THE PARTY GIRL DRIP
By Elle, Elle April 23, 2014
Last night was epic. Jen, Aimee, and Amy hit the Las Vegas Strip to test the strength of the bottle service at the Bank, a nightclub nestled inside the Bellagio hotel. The twentysomethings mixed their own vodka cranberries, sucked down shots of Jack, twerked on tables, posed for their iPhones, stumbled out of the club, inadvertently mooned the casino’s guests, and, finally, vomited in the elevator. The party ended at 3:30 a.m. The hangover was just beginning.
At 10 the next morning, the trio files into an idling tour bus in oversize sunglasses and last night’s eyeliner. Appointed with cream leather seats, drawn shades, and piped-in soft rock, it’s a miniature retreat parked in the center of sizzling asphalt. They’ve come here to rehash the details of their evening alcohol binge and to try to erase every last trace of it from their bodies. “I threw up a lot last night,” Aimee says. “I’m surprised I’m not barfing my eyes out right now,” adds Jen. Amy pinches her eyes shut and softly contributes: “Just talking about this is making me
feel sick.” They pay $99 each and surrender their inner forearms to receive an intravenous cocktail known as the Party Girl Drip.
Related:I Tried a Sami Zen Treatment to Cure My Hangover
We’re at Hangover Heaven, a mobile rehydration boutique that trawls the Vegas morning for depleted partyers, then hooks them up to an IV packed with vitamins, antioxidants, and electrolytes that promises to cure
the nausea, headache, bloating, and even the undereye circles and sallow skin that accompany the common hangover. At the wheel is Jason Burke, a board-certified anesthesiologist turned hangover specialist with a Herculean jaw and a Duke MD. Burke fills three
pediatric-size IV bags with his custom-blended concoction, steadies a needle in each woman’s vein, and lets it drip directly into her bloodstream. The process doesn’t take long. Burke’s patients come to him swearing off alcohol, he says, but after a 45-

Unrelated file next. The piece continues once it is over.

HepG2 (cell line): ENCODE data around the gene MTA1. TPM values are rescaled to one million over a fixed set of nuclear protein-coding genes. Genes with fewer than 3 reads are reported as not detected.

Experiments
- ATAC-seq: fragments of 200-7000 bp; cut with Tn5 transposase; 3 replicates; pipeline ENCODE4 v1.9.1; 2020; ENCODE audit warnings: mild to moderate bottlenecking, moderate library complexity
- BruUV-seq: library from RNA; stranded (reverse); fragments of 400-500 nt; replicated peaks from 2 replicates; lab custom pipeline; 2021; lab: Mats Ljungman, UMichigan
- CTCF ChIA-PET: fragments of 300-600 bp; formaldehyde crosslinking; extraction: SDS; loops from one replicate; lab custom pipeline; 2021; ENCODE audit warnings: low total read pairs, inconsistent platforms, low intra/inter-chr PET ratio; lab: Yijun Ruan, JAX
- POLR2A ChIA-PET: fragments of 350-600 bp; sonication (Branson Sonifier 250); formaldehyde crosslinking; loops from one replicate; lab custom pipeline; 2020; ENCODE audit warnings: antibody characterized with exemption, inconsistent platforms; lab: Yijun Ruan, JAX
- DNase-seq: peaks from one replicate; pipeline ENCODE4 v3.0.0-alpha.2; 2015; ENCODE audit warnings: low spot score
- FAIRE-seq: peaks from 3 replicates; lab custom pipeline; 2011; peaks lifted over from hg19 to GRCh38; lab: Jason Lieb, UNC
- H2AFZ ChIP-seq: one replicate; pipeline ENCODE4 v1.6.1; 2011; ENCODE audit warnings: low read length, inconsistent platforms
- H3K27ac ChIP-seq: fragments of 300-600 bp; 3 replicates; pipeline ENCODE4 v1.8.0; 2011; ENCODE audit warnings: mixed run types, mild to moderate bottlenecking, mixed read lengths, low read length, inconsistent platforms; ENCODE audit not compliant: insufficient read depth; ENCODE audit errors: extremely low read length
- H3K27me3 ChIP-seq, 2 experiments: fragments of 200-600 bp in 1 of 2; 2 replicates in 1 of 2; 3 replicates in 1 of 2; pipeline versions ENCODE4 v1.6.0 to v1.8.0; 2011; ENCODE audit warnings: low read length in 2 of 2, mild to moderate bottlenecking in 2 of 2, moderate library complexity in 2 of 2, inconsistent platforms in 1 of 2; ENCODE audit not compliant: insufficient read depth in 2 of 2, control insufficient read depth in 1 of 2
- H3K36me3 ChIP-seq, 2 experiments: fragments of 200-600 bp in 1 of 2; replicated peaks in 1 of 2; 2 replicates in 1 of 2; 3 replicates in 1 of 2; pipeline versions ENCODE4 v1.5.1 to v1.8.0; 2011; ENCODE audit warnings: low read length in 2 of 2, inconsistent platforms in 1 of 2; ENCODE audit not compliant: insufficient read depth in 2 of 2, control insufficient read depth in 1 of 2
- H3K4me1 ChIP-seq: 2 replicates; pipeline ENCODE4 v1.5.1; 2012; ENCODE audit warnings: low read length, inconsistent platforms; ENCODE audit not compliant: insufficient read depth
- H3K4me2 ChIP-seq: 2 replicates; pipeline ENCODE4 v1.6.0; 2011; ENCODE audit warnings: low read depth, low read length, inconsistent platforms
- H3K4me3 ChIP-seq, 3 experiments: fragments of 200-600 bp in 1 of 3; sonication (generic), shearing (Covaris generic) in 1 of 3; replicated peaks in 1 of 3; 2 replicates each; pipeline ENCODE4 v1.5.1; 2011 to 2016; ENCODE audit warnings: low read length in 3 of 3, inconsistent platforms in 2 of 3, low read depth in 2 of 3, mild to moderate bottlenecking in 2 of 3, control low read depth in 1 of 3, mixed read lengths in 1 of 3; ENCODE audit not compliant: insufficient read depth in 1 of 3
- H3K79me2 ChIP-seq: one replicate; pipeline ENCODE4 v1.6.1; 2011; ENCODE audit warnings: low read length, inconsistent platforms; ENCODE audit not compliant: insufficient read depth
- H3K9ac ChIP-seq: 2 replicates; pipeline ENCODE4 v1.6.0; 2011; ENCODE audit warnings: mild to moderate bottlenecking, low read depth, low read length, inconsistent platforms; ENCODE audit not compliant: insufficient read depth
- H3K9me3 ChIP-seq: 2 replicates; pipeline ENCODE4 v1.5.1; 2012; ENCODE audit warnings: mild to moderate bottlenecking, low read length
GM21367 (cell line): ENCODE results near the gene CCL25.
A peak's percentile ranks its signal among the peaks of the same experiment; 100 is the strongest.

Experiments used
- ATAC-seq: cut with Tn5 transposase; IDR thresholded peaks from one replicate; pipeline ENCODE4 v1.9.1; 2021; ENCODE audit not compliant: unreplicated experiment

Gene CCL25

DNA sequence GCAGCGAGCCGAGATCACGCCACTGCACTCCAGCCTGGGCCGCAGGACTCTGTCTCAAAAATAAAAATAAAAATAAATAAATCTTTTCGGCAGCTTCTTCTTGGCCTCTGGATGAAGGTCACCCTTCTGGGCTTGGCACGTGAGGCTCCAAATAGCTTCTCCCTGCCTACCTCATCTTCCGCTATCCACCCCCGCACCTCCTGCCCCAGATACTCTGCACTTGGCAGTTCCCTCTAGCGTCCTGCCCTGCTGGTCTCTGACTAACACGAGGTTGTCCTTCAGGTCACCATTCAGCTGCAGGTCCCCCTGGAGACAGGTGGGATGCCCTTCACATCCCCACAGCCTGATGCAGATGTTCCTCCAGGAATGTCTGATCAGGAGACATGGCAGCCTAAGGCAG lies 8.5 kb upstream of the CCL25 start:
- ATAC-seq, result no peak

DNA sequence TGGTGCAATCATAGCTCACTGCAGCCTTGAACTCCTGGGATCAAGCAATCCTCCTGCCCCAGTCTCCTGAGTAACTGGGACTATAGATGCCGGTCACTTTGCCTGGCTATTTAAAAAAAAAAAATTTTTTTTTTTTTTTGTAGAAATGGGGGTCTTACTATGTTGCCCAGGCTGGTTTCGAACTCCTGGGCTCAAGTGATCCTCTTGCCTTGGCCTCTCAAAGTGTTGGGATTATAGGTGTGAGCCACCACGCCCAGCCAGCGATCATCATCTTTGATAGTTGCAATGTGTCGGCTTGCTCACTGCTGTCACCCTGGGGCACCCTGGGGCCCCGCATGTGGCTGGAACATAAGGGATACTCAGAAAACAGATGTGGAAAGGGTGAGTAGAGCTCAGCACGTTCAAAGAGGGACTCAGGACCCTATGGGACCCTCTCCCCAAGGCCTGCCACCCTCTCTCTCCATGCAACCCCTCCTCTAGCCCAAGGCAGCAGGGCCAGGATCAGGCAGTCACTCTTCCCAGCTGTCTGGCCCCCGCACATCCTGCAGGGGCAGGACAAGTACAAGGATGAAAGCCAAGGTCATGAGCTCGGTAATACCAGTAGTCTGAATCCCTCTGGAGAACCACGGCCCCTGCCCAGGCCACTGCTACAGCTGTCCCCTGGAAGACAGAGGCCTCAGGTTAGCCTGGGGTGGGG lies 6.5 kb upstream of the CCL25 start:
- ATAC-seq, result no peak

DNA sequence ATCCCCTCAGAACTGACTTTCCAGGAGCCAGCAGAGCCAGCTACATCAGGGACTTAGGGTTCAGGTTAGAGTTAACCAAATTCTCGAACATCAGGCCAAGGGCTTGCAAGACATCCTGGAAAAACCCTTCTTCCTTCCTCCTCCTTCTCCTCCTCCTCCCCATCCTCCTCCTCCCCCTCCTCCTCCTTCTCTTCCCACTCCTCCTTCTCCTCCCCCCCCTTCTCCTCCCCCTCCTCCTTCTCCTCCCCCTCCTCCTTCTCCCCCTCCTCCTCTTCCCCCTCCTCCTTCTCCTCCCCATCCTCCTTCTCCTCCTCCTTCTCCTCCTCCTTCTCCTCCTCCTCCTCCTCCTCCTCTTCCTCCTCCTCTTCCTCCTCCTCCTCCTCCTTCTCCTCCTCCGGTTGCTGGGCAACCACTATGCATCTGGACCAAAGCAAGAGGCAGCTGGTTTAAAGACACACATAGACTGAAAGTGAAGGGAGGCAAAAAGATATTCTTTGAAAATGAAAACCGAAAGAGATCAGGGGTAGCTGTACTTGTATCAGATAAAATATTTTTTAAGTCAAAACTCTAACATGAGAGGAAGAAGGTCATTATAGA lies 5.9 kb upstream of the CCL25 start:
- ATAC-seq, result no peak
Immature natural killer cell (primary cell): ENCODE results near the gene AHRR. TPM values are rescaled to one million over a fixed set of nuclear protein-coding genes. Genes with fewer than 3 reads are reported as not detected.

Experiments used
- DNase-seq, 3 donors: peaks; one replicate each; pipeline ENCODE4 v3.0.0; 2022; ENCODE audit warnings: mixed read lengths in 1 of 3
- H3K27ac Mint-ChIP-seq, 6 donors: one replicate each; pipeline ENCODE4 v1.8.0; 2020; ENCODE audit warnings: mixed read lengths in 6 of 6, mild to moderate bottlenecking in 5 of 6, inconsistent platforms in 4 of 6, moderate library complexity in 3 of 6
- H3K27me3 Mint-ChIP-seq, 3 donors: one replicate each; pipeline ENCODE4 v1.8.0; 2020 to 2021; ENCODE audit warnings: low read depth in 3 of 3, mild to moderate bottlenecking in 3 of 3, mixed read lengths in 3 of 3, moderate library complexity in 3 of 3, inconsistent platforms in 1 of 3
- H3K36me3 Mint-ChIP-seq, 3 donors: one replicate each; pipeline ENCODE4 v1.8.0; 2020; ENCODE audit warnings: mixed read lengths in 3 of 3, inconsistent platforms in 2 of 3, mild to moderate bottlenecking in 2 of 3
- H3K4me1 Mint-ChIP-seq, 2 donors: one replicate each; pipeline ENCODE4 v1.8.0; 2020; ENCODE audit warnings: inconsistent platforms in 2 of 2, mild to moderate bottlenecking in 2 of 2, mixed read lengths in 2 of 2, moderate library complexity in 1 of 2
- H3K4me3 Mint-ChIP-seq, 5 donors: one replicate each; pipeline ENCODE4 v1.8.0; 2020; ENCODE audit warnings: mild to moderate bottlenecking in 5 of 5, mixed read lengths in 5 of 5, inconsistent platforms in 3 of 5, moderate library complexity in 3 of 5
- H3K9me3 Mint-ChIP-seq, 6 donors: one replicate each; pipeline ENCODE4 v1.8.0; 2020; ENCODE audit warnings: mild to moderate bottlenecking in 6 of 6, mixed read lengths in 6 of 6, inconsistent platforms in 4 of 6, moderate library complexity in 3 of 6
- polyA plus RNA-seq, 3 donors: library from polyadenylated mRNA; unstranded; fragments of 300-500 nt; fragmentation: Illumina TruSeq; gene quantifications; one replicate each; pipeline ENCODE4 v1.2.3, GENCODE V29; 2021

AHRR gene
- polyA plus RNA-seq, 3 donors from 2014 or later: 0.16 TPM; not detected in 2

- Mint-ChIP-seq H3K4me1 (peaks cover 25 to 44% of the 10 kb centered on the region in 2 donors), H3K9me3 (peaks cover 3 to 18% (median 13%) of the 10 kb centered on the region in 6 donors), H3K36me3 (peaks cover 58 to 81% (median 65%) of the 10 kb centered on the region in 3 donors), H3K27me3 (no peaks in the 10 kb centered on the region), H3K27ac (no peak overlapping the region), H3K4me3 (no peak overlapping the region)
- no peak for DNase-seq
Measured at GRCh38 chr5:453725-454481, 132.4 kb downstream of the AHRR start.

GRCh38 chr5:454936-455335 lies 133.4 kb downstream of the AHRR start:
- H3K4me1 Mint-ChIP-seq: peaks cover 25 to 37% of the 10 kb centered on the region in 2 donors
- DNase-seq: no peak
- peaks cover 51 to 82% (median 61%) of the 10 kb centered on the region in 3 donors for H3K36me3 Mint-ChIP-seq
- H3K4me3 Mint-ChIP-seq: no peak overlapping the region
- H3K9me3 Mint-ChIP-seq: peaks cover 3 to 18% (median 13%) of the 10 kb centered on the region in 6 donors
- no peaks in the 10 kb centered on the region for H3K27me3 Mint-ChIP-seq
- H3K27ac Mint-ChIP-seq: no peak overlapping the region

minute hookup, “Suddenly they’re like, ‘Hey, What are you doing tonight?’ ”
Binge drinkers: Meet binge recovery. Since Hangover Heaven’s first ride in 2012, a suite of high-end IV-hydration shops have popped up nationwide. At Reviv Wellness Spa, Miami Beach partyers can absorb a “Royal Flush” infusion filled with nausea-fighting medication and anti-aging glutathione for $195 a bag. Chicagoans can get their Botox, Latisse, and IV treatments together at the one-stop IVme Hydration Clinic. And New York City’s new IV Doctor club makes house calls for up to $249 for what it calls “deathbed relief.”
The IV first got buzz in 2008 when a private club called Tenteki10 began hawking vitamin cocktails to Tokyo businessmen suffering from exhaustion, insomnia, and backaches for about $20 a bag. (For a little extra, the club also offered a controversial anti-aging IV featuring human placental extract.) Four years later, Rihanna tweeted a photo of an IV needle rooted in her forearm, long black talons still installed on her nails from the previous night’s Met Ball. Rihanna’s handlers said it was to treat a bad flu, but coming from pop’s reigning bad girl, that sounded about as believable as the intern calling in sick the morning after the company holiday party. And with one viral photo, the IV cocktail entered the party-girl domain. Madonna and Cindy Crawford reportedly are also fans. In January, Cara Delevingne joined the club when she posted an Instagram pic of two arms with needles in them, one presumably hers and another that her fans speculate was her girlfriend Michelle Rodriguez’s, over the caption “IV dripping.”
Boutique IV centers like Hangover Heaven are typically staffed by some combination of physicians, nurses, EMTs, and medical assistants, and they’re targeting a counterintuitive clientele: health nuts who moonlight as heavy drinkers. Reviv Wellness Spa’s motto is “Work Hard, Play Hard,” and it employs a fitness model as its spokesperson. IVMe says its drip is for when you “push yourself too far beyond your natural limits,” whether at the gym or bar. Jen first tried IV therapy while training to run a marathon last year.
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